This is something that the Puredistance CEO would certainly understand, for while he clearly needs a lot of time alone to reflect and has experienced great lifestyle and philosophical change from studying Buddhism, Jan Ewoud Vos is clearly a man of energy with an individualist’s vision who refuses to compromise on his essential integrity (it is this, the apparent ‘saintliness’, that Birgit finds herself railing against in the latter part of the book, a curious combination of quasi-hagiography – which at times can become a little grating, almost deliberately, I had the impression – her natural skepticism and pessimism (her words, not mine) almost refusing to accept that this quite ‘moderate’ company – simple profit is never the ultimate goal – could actually be real. That the ethical, ‘small is beautiful’ mantra of the brand could be really true. Something stubborn, and Mitteuropa obtuse definitely comes through here, on both sides : a clash of the self-described cynic, with the unwaivering emphases of the Puredistance creator, making for an interesting inherent contradiction and overt ‘subtext’ in the book, a rebellious undercurrent; Oeckher ultimately coming to the conclusion that in the vile world that we are living in – and despite all the beauty, it really is so vile in many ways right now; so much flagrant corporate greed, selfishness, prejudice, hatred, violence, anger, shallowness; the sheer, sometimes unbearable noise of the current furious world we are inhabiting – we really do sometimes just need some refined creations of simplicity like Antonia or Warszawa to just be able to have a moment of aesthetic pleasure; stop, and just breathe. She seems to appreciate this profoundly. And that Jan Ewould Vos would decide to go for his personal history with such an idiosyncratic, even eccentric approach to his biography, is, I think, indicative of the man’s way of living itself; resolutely guided by his own instincts – as well as those of his tightly knit team, who all work from a former church – now Puredistance headquarters, in a church in Groningen, Holland – but uninterested in the standard or pre-indicated ways of doing anything (in this we share a great deal). If sometimes the central tenets of the brand’s philosophy are overemphasized throughout ‘The Story Of Puredistance’ (we get it! Puredistance is exclusive! Puredistance is elegant!), at least this is basically based upon the truth. The perfumes I have mentioned so far are all, in fact, undeniably tasteful and assured, the quality undeniable, and they are all to be found only at select perfume boutiques around the world, with a kind and personal service that is admirable (I have also been a recipient of this generosity so can vouch for it firsthand.)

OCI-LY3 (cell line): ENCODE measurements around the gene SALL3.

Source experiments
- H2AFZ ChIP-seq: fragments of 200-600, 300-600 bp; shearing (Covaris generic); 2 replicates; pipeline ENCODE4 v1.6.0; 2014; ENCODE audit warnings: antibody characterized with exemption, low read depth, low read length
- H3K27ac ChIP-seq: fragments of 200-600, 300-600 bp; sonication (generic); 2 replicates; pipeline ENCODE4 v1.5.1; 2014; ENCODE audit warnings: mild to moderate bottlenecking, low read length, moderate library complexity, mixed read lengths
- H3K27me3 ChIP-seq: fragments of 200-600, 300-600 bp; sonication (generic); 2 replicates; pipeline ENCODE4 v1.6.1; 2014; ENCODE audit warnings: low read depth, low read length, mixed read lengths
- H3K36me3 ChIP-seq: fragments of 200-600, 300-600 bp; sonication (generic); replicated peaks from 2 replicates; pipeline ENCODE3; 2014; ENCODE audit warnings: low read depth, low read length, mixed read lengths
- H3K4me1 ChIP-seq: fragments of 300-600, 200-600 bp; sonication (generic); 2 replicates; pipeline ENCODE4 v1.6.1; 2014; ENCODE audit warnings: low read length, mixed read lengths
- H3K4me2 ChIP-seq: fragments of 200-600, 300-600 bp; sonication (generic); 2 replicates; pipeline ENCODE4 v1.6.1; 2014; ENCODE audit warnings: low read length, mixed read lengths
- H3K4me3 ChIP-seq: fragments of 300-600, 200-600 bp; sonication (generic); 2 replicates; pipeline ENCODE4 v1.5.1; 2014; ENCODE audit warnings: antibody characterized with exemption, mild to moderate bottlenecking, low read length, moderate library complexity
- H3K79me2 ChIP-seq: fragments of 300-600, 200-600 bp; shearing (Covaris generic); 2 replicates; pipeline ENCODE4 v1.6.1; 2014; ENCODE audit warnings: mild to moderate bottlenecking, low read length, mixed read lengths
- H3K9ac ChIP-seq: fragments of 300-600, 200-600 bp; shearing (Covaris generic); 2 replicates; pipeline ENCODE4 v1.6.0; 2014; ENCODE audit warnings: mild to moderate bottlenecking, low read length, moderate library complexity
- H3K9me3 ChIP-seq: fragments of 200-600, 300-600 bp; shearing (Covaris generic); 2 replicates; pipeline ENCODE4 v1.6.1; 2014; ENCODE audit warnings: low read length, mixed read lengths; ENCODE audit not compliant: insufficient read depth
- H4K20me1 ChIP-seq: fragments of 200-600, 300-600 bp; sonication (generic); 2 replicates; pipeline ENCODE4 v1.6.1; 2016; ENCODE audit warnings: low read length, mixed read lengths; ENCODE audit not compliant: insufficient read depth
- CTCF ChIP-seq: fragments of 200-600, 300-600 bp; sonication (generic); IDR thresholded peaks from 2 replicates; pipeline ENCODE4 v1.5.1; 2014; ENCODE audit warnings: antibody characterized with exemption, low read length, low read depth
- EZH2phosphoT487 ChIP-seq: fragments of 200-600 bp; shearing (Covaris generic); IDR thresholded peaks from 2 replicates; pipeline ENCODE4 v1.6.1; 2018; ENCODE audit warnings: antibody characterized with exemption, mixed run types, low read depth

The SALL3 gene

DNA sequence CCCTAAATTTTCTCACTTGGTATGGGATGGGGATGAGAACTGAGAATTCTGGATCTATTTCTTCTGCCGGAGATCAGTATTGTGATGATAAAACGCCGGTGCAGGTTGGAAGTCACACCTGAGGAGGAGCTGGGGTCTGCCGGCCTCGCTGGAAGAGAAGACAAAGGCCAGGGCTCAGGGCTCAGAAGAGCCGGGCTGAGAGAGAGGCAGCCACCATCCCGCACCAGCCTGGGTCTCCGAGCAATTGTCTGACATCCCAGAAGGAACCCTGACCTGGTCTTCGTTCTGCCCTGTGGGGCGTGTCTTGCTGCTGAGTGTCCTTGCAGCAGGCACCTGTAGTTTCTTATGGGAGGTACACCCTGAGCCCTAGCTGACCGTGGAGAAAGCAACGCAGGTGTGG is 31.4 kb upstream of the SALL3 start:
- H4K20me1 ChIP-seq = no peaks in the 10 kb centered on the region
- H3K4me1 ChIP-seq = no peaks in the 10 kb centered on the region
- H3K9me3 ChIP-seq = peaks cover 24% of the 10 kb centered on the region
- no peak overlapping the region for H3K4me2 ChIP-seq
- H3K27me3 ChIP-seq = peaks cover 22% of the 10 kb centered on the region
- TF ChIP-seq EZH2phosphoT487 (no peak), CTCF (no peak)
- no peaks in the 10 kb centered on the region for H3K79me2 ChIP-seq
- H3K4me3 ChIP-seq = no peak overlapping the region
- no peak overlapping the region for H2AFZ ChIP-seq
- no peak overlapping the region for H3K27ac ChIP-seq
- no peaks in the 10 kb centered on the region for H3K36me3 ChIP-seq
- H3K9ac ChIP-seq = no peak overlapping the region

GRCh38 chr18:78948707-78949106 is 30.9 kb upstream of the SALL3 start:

Immersive, infuriating at times, I don’t think I have ever read anything similar.
TO BE CONTINUED